# Equivalence of Definitions of Metric Space Continuity at Point

## Theorem

Let $M_1 = \struct {A_1, d_1}$ and $M_2 = \struct {A_2, d_2}$ be metric spaces.

Let $f: A_1 \to A_2$ be a mapping from $A_1$ to $A_2$.

Let $a \in A_1$ be a point in $A_1$.

The following definitions of the concept of **Continuous at Point of Metric Space** are equivalent:

### $\epsilon$-$\delta$ Definition

**$f$ is continuous at (the point) $a$ (with respect to the metrics $d_1$ and $d_2$)** if and only if:

- $\forall \epsilon \in \R_{>0}: \exists \delta \in \R_{>0}: \forall x \in A_1: \map {d_1} {x, a} < \delta \implies \map {d_2} {\map f x, \map f a} < \epsilon$

where $\R_{>0}$ denotes the set of all strictly positive real numbers.

### Definition by Limits

$f$ is **continuous at (the point) $a$ (with respect to the metrics $d_1$ and $d_2$)** if and only if:

- $(1): \quad$ The limit of $\map f x$ as $x \to a$ exists
- $(2): \quad \ds \lim_{x \mathop \to a} \map f x = \map f a$.

### $\epsilon$-Ball Definition

$f$ is **continuous at (the point) $a$ (with respect to the metrics $d_1$ and $d_2$)** if and only if:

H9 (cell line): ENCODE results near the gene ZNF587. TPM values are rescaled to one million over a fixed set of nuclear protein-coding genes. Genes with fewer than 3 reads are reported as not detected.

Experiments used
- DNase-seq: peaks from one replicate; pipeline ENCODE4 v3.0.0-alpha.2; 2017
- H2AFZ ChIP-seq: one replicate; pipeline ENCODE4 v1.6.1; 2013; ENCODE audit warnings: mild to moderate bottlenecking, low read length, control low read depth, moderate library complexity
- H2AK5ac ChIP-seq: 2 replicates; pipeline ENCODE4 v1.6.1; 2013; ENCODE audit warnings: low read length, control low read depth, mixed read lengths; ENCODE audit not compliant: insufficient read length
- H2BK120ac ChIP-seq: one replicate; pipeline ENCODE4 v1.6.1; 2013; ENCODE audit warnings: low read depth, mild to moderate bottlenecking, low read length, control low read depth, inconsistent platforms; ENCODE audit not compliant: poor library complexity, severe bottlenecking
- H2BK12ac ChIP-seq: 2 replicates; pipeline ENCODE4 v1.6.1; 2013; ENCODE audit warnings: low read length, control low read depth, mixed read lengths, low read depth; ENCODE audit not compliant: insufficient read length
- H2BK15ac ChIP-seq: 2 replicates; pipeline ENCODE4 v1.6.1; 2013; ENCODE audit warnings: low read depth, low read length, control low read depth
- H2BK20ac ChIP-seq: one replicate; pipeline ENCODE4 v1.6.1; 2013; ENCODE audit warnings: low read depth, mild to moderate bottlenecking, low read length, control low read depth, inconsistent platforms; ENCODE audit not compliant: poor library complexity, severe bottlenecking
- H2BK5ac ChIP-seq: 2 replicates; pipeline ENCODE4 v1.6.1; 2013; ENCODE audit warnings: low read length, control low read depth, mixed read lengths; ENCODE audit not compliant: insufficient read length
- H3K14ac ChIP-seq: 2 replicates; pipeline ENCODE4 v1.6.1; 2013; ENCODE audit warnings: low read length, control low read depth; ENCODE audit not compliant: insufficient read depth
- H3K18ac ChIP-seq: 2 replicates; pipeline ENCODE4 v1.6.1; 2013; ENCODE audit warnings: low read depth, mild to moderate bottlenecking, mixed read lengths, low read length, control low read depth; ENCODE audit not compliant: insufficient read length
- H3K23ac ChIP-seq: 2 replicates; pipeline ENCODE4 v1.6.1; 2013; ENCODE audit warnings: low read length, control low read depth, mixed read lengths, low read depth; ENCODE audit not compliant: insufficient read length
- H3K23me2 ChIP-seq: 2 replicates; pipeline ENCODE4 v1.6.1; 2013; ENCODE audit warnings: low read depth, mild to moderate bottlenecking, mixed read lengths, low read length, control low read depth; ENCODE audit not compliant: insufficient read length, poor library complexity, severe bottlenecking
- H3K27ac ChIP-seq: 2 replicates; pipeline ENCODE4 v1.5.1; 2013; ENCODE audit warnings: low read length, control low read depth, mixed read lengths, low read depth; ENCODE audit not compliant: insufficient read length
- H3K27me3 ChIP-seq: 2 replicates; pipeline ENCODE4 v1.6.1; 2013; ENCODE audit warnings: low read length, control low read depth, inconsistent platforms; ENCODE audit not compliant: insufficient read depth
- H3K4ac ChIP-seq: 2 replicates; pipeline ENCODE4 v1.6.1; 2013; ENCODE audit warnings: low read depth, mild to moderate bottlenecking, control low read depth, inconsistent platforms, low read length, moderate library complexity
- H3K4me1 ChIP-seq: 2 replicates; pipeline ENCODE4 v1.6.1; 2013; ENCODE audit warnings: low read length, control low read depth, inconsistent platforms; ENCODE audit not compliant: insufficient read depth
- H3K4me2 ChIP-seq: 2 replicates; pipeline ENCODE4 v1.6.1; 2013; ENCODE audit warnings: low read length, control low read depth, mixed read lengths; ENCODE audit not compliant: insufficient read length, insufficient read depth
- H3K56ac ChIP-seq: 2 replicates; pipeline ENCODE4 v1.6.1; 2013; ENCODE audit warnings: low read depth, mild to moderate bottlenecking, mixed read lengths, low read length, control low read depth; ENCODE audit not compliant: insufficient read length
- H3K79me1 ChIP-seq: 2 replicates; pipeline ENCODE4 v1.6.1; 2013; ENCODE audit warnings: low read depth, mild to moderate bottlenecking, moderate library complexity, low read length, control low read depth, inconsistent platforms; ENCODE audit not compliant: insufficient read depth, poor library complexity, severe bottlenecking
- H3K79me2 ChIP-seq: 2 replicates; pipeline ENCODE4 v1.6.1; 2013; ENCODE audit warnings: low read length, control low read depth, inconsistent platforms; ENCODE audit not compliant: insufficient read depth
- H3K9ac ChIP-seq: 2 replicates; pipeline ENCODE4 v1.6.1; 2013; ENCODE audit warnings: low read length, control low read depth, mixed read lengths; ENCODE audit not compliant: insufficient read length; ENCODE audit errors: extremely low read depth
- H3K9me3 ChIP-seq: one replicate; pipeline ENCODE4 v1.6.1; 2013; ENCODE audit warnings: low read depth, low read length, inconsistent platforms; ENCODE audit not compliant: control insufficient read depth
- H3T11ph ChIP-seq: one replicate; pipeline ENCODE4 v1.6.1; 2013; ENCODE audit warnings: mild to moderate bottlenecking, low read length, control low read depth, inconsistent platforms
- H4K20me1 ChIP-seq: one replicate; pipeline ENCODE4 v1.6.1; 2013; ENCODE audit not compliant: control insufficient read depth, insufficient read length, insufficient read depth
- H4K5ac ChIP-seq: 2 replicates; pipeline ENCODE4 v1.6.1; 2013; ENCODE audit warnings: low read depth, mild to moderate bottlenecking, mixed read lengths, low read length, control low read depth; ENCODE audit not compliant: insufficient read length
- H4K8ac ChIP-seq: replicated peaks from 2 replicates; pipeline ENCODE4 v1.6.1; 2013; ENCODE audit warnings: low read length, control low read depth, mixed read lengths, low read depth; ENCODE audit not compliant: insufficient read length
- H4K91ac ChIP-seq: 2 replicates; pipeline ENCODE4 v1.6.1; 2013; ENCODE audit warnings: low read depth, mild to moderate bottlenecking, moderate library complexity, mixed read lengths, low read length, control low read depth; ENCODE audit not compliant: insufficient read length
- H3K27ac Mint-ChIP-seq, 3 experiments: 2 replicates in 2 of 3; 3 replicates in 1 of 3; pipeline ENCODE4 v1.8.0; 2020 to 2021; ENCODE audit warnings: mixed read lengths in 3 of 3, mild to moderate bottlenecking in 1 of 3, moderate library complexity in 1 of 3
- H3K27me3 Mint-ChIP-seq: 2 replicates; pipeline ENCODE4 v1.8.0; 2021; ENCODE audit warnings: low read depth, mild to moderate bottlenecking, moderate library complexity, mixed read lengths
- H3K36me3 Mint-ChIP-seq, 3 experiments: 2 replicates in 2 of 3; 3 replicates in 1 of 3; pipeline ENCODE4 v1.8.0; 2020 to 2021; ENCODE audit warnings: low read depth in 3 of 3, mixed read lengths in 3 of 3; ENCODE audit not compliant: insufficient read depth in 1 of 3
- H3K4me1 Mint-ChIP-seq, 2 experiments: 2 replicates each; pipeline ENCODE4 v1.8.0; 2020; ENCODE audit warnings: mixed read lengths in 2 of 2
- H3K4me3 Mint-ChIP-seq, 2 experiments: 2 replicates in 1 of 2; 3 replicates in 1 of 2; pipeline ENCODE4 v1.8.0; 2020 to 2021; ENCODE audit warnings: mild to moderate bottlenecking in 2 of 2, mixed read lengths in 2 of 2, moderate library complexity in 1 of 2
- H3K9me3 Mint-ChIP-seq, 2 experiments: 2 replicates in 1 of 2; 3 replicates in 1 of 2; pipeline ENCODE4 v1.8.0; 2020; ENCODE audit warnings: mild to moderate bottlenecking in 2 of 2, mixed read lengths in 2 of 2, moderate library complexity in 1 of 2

- $\forall \epsilon \in \R_{>0}: \exists \delta \in \R_{>0}: f \sqbrk {\map {B_\delta} {a; d_1} } \subseteq \map {B_\epsilon} {\map f a; d_2}$

where $\map {B_\epsilon} {\map f a; d_2}$ denotes the open $\epsilon$-ball of $\map f a$ with respect to the metric $d_2$, and similarly for $\map {B_\delta} {a; d_1}$.

### Definition by Neighborhood

$f$ is **continuous at (the point) $a$ (with respect to the metrics $d_1$ and $d_2$)** if and only if:

- for each neighborhood $N'$ of $\map f a$ in $M_2$ there exists a corresponding neighborhood $N$ of $a$ in $M_1$ such that $f \sqbrk N \subseteq N'$.

## Proof

### $\epsilon$-$\delta$ Definition iff Definition by Limits

This is proved in Metric Space Continuity by Epsilon-Delta.

$\Box$

### $\epsilon$-$\delta$ Definition iff $\epsilon$-Ball Definition

This is proved in Metric Space Continuity by Open Ball.

$\blacksquare$

### $\epsilon$-Ball Definition iff Definition by Neighborhood

This is proved in Metric Space Continuity by Neighborhood.

$\blacksquare$